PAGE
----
Prior to Yaakov's demise he summoned his sons to him to offer each a
personal message. For most of his sons the message was a blessing, a focus
on the unique strengths and positive attributes each son had utilized to
grow spiritually, and should continue to exploit after the Patriarch's
death. The notable exception to this structure was the message Yaakov left
with his sons Shimon and Levi, "Shimon and Levi are comrades, their
weaponry is a stolen craft. Into their conspiracy, may my soul not
enter! With their congregation, do not join, O my honor!"
By calling them "comrades" Yaakov indicated that neither one of them was
more of an instigator or follower than the other. It is, therefore,
peculiar that the results of the rebuke which they both received equally
were completely different for each of them. Levi became the progenitor of
Moshe, Aharon, and Miriam, our greatest leaders. His descendants stood up
for the will of G-d following the Sin of the Golden Calf and earned the
right to represent the entire nation serving G-d in the Bais Hamikdash.
Shimon's progeny, however, were not nearly as admirable. His most famous
descendant was Zimri ben Sallu who caused 24,000 of his fellow tribesmen to
sin with Midianite women and die in a plague (which was stopped by Pinchas,
a descendant of Levi).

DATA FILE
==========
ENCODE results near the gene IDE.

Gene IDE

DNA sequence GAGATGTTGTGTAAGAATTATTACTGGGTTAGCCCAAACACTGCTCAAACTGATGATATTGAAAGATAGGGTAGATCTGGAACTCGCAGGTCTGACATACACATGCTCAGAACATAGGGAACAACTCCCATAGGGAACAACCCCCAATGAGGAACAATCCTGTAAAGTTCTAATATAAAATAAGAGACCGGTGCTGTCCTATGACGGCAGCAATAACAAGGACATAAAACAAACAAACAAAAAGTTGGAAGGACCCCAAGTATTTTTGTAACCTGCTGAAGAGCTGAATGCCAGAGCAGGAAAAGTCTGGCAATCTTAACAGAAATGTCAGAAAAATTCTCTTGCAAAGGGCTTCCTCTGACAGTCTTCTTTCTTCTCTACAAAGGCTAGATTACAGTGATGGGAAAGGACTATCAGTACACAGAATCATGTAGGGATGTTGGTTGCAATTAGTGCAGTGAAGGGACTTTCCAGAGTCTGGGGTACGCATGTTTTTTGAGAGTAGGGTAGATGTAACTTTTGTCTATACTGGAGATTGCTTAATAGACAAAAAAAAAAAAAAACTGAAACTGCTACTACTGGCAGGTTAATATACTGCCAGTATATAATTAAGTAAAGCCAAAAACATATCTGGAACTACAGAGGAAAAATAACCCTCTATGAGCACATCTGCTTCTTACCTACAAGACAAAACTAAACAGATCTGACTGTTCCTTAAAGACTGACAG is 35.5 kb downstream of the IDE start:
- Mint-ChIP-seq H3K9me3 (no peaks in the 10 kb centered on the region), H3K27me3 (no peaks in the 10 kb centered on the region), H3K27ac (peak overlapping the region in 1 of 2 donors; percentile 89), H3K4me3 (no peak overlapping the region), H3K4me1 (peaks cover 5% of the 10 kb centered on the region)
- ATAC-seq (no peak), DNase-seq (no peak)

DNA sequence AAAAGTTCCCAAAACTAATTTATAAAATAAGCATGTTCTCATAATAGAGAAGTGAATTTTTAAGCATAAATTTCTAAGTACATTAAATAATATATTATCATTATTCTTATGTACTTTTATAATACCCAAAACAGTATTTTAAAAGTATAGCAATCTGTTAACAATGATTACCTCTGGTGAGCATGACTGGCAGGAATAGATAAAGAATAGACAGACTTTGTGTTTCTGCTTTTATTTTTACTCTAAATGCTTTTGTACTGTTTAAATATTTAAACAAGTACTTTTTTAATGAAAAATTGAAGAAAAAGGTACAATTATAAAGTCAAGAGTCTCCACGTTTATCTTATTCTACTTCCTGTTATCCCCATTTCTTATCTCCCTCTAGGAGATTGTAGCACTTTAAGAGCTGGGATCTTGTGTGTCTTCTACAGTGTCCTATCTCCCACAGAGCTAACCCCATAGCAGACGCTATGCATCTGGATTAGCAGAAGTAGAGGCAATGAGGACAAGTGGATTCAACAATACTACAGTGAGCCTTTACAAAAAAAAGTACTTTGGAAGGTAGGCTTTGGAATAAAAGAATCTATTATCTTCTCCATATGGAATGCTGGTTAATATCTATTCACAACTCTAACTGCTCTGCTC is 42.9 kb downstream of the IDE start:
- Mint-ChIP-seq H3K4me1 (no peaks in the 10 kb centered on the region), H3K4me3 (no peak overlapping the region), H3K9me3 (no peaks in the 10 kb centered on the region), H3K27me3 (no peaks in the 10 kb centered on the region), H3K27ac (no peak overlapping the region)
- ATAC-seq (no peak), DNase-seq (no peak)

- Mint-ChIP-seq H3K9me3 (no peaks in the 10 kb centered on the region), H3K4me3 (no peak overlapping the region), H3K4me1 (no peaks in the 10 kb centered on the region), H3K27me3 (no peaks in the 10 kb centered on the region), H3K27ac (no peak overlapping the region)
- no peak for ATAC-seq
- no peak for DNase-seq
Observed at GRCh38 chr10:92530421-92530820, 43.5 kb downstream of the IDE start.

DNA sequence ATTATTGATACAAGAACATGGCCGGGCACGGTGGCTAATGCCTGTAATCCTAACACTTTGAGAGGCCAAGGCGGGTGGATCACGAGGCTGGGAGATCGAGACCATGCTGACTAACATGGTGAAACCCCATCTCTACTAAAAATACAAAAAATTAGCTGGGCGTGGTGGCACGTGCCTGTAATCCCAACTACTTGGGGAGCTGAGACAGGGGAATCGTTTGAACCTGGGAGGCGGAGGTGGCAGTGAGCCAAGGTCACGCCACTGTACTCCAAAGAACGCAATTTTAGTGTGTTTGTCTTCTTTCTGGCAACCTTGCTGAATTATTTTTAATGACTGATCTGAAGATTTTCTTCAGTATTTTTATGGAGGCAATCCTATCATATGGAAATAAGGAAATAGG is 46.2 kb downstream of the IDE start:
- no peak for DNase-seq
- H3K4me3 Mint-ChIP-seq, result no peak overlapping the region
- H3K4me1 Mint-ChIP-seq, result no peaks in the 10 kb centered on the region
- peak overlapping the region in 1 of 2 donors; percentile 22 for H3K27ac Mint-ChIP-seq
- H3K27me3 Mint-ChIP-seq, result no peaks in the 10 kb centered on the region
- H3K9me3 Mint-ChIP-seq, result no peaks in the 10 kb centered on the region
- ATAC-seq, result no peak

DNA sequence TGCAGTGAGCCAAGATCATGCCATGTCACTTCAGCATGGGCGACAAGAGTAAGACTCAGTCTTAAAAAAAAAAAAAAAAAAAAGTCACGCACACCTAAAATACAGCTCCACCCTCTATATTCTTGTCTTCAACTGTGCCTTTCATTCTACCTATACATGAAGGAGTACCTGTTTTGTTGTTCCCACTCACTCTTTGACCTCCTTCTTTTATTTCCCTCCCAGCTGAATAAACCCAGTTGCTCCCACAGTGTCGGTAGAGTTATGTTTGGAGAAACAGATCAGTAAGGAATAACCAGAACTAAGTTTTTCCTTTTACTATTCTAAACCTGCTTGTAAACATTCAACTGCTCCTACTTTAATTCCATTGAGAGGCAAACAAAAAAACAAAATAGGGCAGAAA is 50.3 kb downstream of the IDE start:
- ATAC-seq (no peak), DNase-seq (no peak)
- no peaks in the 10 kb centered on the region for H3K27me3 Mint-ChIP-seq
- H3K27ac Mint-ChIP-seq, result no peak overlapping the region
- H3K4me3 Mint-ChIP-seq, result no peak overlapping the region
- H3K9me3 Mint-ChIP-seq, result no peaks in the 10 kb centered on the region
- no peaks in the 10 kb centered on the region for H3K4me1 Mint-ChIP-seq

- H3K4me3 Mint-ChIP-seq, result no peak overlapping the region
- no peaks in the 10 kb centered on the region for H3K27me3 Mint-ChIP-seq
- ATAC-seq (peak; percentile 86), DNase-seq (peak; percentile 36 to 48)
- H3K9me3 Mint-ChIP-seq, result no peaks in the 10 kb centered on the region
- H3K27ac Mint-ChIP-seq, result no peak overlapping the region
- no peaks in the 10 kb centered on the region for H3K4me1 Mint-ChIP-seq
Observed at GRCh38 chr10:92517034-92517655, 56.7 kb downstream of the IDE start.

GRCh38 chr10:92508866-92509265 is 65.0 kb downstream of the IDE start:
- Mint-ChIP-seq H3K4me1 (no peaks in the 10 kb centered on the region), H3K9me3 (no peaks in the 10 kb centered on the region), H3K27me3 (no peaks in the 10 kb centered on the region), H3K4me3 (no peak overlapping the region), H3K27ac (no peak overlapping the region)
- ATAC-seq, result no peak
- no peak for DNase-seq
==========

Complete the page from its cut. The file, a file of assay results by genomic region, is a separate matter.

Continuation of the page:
Rabbi Shimon Schwab (1) explains that the radical differences in their
descendants are rooted in the way Shimon and Levi reacted to Yaakov's
rebuke. Levi used the rebuke to spark a deeper level of repentance. He
did not merely regret his previous misdeeds; he took several positive
steps to change and improve. Thus, his descendants who followed suit
became our greatest leaders.
Greatness of character is not exclusively the result of natural abilities
and ideal circumstances. Rather, it is significantly the result of
harkening the wake-up calls - from our mentors as well as the ones Heaven
sent - and capitalizing on the opportunities that present themselves.
Have a Good Shabbos!
(1) 1908-1995; student of the great Mirrer Yeshiva and Rabbi of
congregations in pre-war Germany and Baltimore, he is renowned for his
leadership of the German-Jewish community in Washington Heights, Manhattan
from 1958 through the end of the 20th century